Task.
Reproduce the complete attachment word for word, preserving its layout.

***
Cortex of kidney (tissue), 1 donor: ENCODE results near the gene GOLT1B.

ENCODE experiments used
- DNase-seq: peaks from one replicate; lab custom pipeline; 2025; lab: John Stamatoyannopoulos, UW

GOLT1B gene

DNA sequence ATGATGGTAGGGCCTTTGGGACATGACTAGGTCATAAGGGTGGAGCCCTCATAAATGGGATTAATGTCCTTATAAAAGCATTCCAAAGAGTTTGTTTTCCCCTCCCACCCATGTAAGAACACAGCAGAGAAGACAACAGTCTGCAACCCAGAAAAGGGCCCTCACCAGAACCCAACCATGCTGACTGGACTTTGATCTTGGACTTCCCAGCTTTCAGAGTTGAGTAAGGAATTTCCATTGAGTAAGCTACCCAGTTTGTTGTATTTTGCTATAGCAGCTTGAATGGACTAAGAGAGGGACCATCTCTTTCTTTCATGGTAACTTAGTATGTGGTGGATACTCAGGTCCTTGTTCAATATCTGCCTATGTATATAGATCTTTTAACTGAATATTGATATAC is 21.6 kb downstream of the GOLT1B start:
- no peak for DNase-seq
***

Cortex of kidney (tissue), 1 donor: ENCODE results near the gene GOLT1B.

ENCODE experiments used
- DNase-seq: peaks from one replicate; lab custom pipeline; 2025; lab: John Stamatoyannopoulos, UW

GOLT1B gene

DNA sequence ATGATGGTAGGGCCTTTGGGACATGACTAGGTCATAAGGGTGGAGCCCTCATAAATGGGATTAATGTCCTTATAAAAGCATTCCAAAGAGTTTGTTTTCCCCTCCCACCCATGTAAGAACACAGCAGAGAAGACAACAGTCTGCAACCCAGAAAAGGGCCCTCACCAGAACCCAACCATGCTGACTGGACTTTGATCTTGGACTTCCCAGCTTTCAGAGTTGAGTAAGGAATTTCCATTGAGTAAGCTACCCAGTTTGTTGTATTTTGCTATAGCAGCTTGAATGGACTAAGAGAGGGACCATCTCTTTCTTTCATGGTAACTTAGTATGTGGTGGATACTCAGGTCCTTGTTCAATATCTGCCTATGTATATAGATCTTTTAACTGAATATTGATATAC is 21.6 kb downstream of the GOLT1B start:
- no peak for DNase-seq